Kelloggs break up

Kellogg bets the house on snacking; it no longer does breakfast-in North America!

Earlier this week Kellogg announced plans to break itself into 3 companies.

It seems that Kellogg is no longer doing breakfast, at least in North America where its cereal business is to be renamed and spun off.

Although cereal sales slowed some of their downward trend during Covid, sales were still down 13% in 2021 according to Kellogg’s latest annual report (globally).

Instead Kellogg is refocusing on snacks as its future growth engine, specifically brands like Pringles and Cheez-its. In 2021 Kellogg’s grew its snacks business at just 5%

Actually, and don’t shout this too loud, neither of these brands were conceived by Kellogg. Pringles was previously with P&G and Cheez-its has had a succession of parents including Sunshine Biscuits and Keebler.

Photo: Jeff Siepman

Cereal consumption has been falling, especially in developed western markets and retailers are reducing physical or digital shelf space for the category. It’s important to state that snacking is not immune from headwinds either. Highly processed snacks were once at every supermarket’s check-out but no longer as Governments wage war on sugar. It’s difficult to see any reversal in the foreseeable future.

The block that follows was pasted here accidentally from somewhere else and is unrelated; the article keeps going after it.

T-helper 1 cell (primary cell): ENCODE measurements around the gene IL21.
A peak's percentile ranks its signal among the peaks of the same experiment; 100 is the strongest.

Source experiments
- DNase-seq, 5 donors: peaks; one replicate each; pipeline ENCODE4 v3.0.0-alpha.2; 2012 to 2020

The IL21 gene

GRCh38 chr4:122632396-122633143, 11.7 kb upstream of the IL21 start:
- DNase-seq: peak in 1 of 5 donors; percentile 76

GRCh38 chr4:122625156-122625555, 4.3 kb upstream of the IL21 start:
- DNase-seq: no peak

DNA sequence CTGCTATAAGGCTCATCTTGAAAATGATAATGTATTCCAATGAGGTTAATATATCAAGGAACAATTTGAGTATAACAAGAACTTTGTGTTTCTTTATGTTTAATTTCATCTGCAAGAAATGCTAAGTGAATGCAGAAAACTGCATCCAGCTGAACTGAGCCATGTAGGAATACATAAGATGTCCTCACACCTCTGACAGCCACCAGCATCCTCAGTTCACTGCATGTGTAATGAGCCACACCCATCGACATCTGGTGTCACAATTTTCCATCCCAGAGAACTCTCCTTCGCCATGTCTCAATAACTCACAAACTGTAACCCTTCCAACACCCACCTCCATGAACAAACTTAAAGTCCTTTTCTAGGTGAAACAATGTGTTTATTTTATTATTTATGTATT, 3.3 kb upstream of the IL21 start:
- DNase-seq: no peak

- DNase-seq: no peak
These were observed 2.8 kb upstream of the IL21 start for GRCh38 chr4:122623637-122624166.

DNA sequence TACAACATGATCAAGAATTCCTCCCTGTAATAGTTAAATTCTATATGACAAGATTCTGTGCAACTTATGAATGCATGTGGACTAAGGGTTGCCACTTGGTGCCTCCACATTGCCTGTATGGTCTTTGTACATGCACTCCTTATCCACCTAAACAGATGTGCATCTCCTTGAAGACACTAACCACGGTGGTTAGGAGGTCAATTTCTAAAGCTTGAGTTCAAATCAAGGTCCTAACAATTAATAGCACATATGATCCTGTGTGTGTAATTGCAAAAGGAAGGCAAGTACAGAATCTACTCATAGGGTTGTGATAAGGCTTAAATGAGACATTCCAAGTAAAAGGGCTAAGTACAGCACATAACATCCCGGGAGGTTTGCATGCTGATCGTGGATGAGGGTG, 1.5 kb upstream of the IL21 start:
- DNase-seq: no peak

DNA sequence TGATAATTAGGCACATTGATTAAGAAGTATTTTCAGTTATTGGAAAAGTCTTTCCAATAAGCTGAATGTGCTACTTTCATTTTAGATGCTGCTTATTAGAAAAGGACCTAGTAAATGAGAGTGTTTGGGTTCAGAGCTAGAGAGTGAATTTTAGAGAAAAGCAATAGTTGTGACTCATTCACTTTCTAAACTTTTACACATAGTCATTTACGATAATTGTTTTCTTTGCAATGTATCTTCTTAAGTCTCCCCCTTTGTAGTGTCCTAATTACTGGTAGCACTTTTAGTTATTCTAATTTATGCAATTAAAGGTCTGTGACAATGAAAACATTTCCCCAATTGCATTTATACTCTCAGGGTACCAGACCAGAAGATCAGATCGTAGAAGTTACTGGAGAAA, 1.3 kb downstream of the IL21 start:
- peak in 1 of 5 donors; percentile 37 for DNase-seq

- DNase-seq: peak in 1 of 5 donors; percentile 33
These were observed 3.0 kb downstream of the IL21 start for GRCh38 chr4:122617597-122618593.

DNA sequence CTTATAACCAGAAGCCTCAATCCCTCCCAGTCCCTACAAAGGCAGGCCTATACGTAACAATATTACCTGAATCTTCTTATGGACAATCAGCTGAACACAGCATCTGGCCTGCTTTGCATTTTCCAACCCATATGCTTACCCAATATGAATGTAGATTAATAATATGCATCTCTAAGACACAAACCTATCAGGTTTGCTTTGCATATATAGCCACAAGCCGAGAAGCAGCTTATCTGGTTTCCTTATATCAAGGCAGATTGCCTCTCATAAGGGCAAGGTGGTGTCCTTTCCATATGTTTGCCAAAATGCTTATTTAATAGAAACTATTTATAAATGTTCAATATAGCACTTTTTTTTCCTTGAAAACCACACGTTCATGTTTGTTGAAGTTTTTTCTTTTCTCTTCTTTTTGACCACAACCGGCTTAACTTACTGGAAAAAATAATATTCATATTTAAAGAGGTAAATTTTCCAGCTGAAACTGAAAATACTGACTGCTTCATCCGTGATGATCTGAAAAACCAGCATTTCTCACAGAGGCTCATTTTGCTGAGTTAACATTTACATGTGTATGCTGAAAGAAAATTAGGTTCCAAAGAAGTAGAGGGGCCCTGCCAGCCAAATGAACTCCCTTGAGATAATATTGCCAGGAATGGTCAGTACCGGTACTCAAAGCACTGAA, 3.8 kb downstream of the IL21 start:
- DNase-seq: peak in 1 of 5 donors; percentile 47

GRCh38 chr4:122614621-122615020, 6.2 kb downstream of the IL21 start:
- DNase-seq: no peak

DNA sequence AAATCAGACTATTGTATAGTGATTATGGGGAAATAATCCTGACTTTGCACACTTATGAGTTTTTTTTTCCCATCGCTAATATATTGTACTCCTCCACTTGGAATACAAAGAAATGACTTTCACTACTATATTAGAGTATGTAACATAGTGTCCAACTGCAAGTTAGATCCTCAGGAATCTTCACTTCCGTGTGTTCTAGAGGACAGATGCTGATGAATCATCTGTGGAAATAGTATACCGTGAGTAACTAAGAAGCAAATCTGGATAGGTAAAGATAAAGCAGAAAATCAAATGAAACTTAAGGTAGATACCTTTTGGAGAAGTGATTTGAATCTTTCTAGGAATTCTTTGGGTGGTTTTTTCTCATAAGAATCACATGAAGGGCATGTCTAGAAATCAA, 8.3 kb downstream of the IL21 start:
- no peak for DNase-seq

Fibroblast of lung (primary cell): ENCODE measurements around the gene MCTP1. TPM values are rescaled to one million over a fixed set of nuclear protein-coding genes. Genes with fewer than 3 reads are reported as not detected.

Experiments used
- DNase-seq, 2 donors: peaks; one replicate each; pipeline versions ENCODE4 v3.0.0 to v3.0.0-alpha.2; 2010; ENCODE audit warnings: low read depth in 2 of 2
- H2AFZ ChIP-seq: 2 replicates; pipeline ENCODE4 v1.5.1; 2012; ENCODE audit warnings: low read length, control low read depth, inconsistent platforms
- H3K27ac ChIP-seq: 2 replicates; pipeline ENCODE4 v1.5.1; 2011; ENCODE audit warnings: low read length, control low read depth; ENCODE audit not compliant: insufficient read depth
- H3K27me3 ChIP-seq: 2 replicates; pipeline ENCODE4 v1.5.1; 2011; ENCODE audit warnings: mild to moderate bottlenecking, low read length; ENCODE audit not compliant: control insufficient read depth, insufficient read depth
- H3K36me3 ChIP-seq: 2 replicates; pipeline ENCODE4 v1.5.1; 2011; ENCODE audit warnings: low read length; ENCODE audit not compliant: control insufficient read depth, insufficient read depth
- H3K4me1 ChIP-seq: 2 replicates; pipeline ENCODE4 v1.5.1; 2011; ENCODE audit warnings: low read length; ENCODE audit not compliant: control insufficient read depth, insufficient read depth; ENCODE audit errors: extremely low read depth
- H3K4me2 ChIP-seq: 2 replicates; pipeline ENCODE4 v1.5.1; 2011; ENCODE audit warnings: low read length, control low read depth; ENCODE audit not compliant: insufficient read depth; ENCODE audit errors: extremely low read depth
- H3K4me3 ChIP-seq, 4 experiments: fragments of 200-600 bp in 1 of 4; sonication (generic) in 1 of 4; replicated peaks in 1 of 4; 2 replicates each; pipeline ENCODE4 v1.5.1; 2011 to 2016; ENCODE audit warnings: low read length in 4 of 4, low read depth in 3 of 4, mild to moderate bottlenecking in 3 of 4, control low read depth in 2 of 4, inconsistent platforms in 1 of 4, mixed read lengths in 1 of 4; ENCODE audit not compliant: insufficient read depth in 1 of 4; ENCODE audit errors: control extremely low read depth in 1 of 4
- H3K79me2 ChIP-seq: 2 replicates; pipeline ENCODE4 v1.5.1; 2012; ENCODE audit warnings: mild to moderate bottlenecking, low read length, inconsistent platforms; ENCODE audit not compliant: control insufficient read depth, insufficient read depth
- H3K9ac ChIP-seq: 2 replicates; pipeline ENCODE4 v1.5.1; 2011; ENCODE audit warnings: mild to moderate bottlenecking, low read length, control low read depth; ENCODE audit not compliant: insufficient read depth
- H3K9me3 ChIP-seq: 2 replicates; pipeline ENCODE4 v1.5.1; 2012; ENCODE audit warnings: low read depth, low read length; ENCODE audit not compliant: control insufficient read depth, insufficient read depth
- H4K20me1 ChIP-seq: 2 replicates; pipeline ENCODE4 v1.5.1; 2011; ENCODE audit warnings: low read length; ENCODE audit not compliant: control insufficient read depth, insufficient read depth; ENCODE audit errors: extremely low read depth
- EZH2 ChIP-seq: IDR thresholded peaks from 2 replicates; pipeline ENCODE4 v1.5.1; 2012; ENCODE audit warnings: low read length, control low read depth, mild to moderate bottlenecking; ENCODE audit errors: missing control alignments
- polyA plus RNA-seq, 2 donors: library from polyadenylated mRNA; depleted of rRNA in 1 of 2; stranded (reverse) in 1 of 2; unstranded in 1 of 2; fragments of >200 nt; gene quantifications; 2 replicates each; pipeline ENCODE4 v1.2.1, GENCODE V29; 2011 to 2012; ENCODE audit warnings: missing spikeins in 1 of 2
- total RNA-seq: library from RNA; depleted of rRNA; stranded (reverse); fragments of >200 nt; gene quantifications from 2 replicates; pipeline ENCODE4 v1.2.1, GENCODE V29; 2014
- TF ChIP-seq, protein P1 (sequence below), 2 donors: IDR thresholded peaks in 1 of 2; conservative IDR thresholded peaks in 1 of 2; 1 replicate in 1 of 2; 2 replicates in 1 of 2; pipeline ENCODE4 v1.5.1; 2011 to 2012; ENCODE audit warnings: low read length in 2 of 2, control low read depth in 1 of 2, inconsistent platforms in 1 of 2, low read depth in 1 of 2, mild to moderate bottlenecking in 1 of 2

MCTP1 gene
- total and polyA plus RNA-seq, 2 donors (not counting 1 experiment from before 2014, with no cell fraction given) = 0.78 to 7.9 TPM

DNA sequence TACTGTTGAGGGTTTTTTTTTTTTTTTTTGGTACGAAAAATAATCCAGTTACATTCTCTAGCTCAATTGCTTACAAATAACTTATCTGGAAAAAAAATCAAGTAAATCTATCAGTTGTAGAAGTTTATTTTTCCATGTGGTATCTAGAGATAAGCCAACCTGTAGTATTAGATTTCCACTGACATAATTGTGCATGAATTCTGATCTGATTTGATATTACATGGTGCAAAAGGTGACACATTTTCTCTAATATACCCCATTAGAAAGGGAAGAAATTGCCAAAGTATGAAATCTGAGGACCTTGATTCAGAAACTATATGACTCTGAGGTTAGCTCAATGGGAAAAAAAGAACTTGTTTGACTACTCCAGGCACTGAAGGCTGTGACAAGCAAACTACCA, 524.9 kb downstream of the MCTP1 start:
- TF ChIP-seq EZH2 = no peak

If one was cynical, one may argue that innovation, especially category development, is the real challenge which Kellogg has been unable to grasp. I would like to know in more detail where and how Kellogg plans to drive snack volumes.

Whilst Kellogg ploughs into snacks, let’s not forget others have exited. Nestlé which was once known as a chocolate company, sold its entire US confectionery business to Ferrero in 2019 for a tidy US$2.8bn in cash.

Similarly Kellogg has also made some disposals to Ferrero, it previously sold a cookies, ice cream cone and fruit flavoured snack business for $1.3bn.

I am finding the logic behind this ‘break-up’ hard to follow. Management’s version is that the (legacy) cereal business is competing for valuable resources which would be better utilised in snacking. 

Then there is plant foods, Kellogg’s third business. This has sales of $340m and is branded Morningstar Farms. Whilst plant foods were presumed to be the next frontier in food as we all stopped eating meat, the reality is many consumers simply don’t repeat purchase.

Is this break up a Grrreat strategy and the right roadmap? I’m unconvinced.

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